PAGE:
The Auto Channel
The Largest Independent Automotive Research Resource
The Largest Independent Automotive Research Resource
Official Website of the New Car Buyer

2007 Mercedes-Benz ML63 Review

PHOTO (select to view enlarged photo)

PHOTO (select to view enlarged photo)

PHOTO (select to view enlarged photo)

PHOTO (select to view enlarged photo)

SEE ALSO: Mercedes-Benz Buyers Guide

Filling a Niche We Knew Not Existed

By Steve Purdy
Detroit Bureau

Did we need an SUV that will go zero-to-60-mph in less than 5-seconds, handle like a sports car and pamper occupants with the finest in Teutonic luxury? Of course we did. We just didn’t know it. Well really, I already knew that niche was a fun one having made an intense road trip to the South Carolina coast in a BMW 4.8is last year. Unlike lots of SUVs that have no “sport” element to brag about, these high-performance versions justify the name - lots of sport and plenty of utility. Mercedes has filled this niche with the ML63 AMG, introduced to the world at the Frankfort Motor Show in Sept of ’05, and introduced to the US spring of ’06.

Any manufacturer wanting to be world-class has to have a high-performance line these days. Cadillac has the V-Series. BMW has the M cars. Now Lexus has the L. Audi has the L-Line, Chevy has SS, Mitsubishi has Ralliart and Dodge has SRT. Some are better, and more legitimately high-performance, than others. AMG is just about the strongest of all.

Mercedes needs just these three letters for their tuning division. AMG was created in 1967 by a couple of former Mercedes engineers Hans Werner Aufrecht, the “A” and Eberhard Melcher, the “M” in a little town near Stuttgart, Aufrecht’s birthplace Großaspach, the “G.” Does that all make sense? Mercedes-Benz bought out the company in 1999. Production for the AMG division has climbed from 500 cars a year in ’99 to 20,000 AMG vehicles in ‘05, half of which were delivered to the United States.

This meaty SUV looks and feels aggressive and intense. Little rudders stick up from the cowl vents giving the driver an other-worldly, Mad Max sort of effect. Huge wheels and tires fill the generous wheel wells making for a solid, athletic stance. The ML63 looks big and heavy but in a solid, agile, running-back sort of way. Design reflects Mercedes ongoing fresh look of fluidity.

With the seat pumped up high I feel like I’m ready for a Baja run in my fine “nappa leather” seats - a soft, full-grain leather made from unsplit sheepskin. Seats are heated, cooled, generous and well-bolstered. All the controls are well thought out and just challenging enough to add some interest to the interior. Some German cars, I’ve found, seem to take pride in making the controls obscure but the folks at Mercedes just want them to be a bit different, classy and functional. Dual climate controls not only include temperature but distribution of the moving air as well. The only thing that we could not figure out was how to reset the clock. It is daylight savings time change weekend. We couldn’t even find instructions in the inch-thick, three-pound manual.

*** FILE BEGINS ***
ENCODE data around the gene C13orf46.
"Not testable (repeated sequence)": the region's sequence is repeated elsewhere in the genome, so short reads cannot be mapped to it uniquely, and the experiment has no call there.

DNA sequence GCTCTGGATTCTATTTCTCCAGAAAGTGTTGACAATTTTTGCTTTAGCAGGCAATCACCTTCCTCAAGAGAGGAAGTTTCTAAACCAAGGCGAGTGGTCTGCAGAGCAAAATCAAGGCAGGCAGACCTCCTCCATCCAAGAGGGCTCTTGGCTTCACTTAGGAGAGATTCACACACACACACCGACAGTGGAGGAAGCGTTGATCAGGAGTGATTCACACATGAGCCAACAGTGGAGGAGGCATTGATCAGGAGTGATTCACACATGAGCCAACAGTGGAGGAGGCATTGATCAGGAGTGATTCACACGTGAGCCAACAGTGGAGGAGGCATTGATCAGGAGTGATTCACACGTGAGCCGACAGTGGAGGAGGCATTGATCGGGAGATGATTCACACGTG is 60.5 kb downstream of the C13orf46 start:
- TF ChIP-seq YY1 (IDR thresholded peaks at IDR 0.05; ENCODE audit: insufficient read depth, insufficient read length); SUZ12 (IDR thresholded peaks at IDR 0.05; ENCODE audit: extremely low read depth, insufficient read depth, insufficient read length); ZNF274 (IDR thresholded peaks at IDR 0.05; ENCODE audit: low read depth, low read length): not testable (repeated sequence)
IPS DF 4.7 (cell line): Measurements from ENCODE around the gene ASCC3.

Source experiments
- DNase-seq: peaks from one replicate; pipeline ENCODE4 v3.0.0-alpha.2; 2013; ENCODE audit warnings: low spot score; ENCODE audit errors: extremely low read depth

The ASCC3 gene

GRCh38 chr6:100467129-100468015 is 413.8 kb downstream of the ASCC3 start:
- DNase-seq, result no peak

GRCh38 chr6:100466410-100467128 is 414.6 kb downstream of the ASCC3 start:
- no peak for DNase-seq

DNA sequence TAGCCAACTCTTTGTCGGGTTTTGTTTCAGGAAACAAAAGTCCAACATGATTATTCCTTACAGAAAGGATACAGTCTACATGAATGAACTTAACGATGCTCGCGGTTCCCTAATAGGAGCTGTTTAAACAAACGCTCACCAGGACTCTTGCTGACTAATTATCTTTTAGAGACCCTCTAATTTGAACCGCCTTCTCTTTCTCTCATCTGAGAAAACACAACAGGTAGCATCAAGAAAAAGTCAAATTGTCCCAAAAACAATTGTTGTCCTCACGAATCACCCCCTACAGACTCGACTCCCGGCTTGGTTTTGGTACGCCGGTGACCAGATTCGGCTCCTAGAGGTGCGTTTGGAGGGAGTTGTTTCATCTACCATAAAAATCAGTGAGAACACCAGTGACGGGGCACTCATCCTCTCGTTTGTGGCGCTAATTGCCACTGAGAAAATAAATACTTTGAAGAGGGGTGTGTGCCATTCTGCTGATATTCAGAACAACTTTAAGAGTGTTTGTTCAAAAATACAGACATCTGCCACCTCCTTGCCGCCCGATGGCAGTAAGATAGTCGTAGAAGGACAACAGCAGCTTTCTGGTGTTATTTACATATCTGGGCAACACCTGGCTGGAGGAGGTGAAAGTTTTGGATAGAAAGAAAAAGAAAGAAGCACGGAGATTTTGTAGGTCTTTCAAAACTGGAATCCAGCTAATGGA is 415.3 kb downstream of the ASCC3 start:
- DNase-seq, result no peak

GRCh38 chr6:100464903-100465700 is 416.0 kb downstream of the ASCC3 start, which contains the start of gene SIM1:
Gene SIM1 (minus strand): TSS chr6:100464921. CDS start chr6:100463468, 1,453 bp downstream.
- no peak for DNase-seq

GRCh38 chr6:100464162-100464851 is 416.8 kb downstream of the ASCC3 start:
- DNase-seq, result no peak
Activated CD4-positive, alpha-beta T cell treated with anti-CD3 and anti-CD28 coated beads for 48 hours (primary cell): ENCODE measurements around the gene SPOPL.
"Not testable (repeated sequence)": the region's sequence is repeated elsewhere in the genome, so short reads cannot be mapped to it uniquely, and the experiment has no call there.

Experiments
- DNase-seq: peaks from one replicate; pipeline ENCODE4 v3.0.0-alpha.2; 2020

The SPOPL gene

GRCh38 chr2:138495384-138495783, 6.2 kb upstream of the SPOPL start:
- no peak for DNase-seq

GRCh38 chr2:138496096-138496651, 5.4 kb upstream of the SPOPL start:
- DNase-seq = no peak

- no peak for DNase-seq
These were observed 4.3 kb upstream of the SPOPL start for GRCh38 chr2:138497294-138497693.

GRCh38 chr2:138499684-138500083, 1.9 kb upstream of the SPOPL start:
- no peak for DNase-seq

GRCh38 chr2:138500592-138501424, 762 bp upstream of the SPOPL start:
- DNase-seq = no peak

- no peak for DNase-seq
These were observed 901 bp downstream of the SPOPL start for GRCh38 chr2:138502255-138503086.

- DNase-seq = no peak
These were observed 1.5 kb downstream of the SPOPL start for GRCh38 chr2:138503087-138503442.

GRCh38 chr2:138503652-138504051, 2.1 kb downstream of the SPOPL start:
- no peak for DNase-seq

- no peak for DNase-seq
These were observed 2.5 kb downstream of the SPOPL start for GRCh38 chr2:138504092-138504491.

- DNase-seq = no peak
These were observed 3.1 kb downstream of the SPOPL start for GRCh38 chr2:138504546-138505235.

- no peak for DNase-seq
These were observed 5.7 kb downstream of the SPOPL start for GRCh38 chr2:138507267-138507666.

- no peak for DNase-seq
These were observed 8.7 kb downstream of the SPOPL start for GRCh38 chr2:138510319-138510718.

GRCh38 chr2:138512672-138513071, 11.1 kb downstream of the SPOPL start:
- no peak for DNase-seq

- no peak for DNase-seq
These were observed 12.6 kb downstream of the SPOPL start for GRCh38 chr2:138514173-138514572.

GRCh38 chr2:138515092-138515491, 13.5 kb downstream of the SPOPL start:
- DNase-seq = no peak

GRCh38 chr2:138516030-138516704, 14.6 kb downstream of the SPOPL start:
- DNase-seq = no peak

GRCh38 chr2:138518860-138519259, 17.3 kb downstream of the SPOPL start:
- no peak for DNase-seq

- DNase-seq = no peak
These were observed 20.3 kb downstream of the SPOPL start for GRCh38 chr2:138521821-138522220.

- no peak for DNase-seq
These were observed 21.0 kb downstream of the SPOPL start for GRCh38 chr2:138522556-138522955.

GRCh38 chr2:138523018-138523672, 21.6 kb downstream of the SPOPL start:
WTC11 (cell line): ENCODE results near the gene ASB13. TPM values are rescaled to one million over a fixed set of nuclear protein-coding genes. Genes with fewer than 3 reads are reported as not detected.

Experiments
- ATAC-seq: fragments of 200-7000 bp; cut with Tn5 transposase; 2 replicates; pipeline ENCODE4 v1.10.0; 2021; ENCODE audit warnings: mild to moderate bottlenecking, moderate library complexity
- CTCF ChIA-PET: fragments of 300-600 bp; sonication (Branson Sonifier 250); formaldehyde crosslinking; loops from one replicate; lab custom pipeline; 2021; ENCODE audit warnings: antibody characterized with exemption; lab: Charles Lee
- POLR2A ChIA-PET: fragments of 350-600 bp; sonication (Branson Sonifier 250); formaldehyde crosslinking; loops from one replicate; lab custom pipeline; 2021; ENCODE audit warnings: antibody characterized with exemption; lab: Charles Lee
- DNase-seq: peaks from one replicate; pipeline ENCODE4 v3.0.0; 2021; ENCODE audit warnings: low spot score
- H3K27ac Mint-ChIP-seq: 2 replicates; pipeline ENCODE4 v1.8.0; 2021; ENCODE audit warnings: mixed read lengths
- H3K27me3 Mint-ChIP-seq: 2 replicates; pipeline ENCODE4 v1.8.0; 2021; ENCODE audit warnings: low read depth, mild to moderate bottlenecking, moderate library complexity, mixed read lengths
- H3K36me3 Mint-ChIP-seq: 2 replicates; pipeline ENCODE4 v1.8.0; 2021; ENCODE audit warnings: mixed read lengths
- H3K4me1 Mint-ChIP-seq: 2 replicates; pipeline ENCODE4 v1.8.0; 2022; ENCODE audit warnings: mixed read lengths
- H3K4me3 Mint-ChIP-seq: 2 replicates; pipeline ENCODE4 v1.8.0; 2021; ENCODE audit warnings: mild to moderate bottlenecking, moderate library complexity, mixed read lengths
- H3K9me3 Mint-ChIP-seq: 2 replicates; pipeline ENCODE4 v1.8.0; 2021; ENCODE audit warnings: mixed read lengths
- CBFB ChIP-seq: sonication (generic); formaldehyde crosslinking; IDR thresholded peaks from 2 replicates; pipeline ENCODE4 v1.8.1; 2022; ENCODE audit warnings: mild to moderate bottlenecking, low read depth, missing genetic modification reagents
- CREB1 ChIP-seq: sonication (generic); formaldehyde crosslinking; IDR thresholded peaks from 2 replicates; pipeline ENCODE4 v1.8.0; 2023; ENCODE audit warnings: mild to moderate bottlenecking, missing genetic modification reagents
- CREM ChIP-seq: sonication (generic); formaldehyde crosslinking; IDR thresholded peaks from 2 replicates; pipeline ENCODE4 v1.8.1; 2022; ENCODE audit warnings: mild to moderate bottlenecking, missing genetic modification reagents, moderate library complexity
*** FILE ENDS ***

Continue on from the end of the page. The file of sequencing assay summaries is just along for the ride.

Under the hood is a 6.3-liter V8 rated at more than 500 horsepower with 32 valves breathing naturally without the assistance of turbo-chargers or kompressors. What’s more amazing is that it revs to 7200 RPM. That’s a lot of revs for a big V8. Maximum horsepower comes at an amazing 6,800 rpm and maximum torque (465 lb.-ft.) comes at about 5,200 rpm. Two spark plugs per cylinder, 100,000-mile tune-up interval, two high-energy coils, electronic throttle, integrated sequential multipoint fuel injection and phased twin-spark ignition including individual cylinder control of fuel spray characterize this uber-content engine. The AMG engine is so state-of-the-art that when setting up the small plant that would build the high-tech, high-performance engine to power the Z06 Corvette GM engineers visited the AMG facility to learn how best to make such a hand-built engine.

Let me just say simply that the thrust from this engine, pushing this large, heavy SUV is amazing. To those who say all that horsepower is superfluous I say “bunk!” There is no such thing as too much horsepower.

Passing the power along is Mercedes’ Speedshift™ transmission with electric column-mounted shifter just like the Rolls Royce. This 7-speed automatic with a manual shift mode featurs shift buttons on the back of the steering wheel at 3 O’clock and 9 O’clock positions. Not exactly paddles, rather just large metal tabs. Pinch the one on the left for downshifts and the right for upshifts. VW and Audi have spoiled us with the quick-shifting DSG transmissions, so even this slick Mercedes unit feels like it shifts to slowly. It is gratifying to trigger manual mode, just by engaging either of the tabs and moving through the gears according to one’s own agenda. Shifts are so smooth we can barely feel them at higher speeds.